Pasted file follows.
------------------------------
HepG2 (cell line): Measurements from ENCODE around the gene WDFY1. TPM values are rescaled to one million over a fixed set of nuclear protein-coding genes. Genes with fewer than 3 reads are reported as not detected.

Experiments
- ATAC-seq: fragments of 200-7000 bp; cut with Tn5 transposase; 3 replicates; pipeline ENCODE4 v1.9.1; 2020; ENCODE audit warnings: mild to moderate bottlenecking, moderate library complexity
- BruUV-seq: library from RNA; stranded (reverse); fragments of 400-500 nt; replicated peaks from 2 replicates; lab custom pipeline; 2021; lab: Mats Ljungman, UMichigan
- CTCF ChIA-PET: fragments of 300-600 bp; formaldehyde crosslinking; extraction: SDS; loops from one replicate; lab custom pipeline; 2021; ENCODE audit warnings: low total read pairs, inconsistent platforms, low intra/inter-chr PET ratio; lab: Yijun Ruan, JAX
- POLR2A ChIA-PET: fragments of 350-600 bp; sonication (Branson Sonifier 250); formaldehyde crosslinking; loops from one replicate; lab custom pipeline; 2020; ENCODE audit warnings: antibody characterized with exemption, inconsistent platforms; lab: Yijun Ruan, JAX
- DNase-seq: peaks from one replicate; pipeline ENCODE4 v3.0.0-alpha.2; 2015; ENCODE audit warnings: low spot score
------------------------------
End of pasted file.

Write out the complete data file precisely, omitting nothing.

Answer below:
HepG2 (cell line): Measurements from ENCODE around the gene WDFY1. TPM values are rescaled to one million over a fixed set of nuclear protein-coding genes. Genes with fewer than 3 reads are reported as not detected.

Experiments
- ATAC-seq: fragments of 200-7000 bp; cut with Tn5 transposase; 3 replicates; pipeline ENCODE4 v1.9.1; 2020; ENCODE audit warnings: mild to moderate bottlenecking, moderate library complexity
- BruUV-seq: library from RNA; stranded (reverse); fragments of 400-500 nt; replicated peaks from 2 replicates; lab custom pipeline; 2021; lab: Mats Ljungman, UMichigan
- CTCF ChIA-PET: fragments of 300-600 bp; formaldehyde crosslinking; extraction: SDS; loops from one replicate; lab custom pipeline; 2021; ENCODE audit warnings: low total read pairs, inconsistent platforms, low intra/inter-chr PET ratio; lab: Yijun Ruan, JAX
- POLR2A ChIA-PET: fragments of 350-600 bp; sonication (Branson Sonifier 250); formaldehyde crosslinking; loops from one replicate; lab custom pipeline; 2020; ENCODE audit warnings: antibody characterized with exemption, inconsistent platforms; lab: Yijun Ruan, JAX
- DNase-seq: peaks from one replicate; pipeline ENCODE4 v3.0.0-alpha.2; 2015; ENCODE audit warnings: low spot score